The pious aspect is expressed by the modesty with which she interprets the North Norwegian countryside. She is not presenting proud, scenic views. Familiar mountain formations appear subdued, almost anonymous or more easily accessible. They are more decorative than topographically realistic. They have been tamed, are no longer wild; they are esthetically pleasing, not sublimly intimidating. We are not looking out across a rolling sea, nor do we have a calm fjord before us. She is not standing in front of the landscape, taking it home with her as some spoils she has plundered. It is the memory of the landscape she captures in her images, not the landscape itself.

The celestial is expressed in the vital role played in the composition by the sky and its light, like a conclusion at the very top of the image surface. All light in the image comes from the sky. It is as though we are present at the crack of dawn on the first day after God said, “Let there be light.” “And there was light. God saw that the light was good, and he separated the light from the darkness. God called the light ‘day,’ and the darkness he called ‘night’. And there was evening, and there was morning —the first day.” (Genesis 1). We see the celestial light, but also the celestial darkness. Because the sky is so bright, we see the landscapes below in backlight, and they are therefore enveloped in darkness. Thus the light does not come from the Sun, like a spotlight creating light and shadow, but from above, from the firmament, spreading itself carefully across the entire landscape. It is as though it is both night and day simultaneously. The landscape appears to be animated by the celestial light.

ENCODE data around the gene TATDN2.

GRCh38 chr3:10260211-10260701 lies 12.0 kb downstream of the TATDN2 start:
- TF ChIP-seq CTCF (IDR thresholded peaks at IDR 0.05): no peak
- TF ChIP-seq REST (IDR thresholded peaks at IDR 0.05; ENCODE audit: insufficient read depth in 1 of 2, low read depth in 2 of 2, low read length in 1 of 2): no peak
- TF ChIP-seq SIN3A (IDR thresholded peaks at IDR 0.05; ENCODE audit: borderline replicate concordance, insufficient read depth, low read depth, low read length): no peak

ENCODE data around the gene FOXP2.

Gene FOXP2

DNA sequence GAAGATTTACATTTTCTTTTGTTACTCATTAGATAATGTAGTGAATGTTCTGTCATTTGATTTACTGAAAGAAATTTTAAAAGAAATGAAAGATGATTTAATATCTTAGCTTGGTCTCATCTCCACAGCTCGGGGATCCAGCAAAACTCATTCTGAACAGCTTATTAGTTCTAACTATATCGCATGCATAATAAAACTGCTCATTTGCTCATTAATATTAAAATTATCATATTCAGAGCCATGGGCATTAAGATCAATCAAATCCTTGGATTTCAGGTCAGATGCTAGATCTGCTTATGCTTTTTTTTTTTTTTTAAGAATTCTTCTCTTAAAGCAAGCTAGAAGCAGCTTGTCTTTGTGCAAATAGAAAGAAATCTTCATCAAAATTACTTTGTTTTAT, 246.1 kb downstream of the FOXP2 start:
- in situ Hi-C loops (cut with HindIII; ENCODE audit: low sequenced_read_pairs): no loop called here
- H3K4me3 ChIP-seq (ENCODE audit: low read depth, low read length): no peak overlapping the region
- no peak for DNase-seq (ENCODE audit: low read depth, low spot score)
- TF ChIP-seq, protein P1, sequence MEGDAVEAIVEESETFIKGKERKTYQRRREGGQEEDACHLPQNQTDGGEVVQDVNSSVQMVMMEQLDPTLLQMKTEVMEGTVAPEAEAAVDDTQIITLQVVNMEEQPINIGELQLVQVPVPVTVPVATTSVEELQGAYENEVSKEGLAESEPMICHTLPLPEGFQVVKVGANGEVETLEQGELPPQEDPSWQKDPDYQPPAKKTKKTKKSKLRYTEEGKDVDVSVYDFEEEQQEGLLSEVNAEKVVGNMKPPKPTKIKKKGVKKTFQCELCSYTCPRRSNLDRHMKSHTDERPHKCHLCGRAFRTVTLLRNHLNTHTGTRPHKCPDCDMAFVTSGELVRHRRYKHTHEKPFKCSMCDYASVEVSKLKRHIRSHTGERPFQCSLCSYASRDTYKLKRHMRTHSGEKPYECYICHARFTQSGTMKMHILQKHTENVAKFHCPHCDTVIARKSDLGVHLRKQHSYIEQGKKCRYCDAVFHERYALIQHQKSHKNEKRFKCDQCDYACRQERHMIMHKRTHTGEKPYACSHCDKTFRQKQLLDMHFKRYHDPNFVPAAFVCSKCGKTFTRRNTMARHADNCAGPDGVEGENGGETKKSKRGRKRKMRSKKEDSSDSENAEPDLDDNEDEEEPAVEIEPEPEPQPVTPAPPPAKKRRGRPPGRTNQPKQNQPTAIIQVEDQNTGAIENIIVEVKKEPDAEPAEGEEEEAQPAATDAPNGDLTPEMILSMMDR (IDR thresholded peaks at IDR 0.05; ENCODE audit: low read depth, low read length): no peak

The joyful aspect does not emerge with great pomp and circumstance, it has been tamed by the pious and the earthly. It is a mature artists love of the landscape, not a young girl’s infatuation. The paintings seem to be characterized by a serene delight in the artist’s own experiences of nature, which is probably also connected to the joy of being able to capture such experiences in the paintings.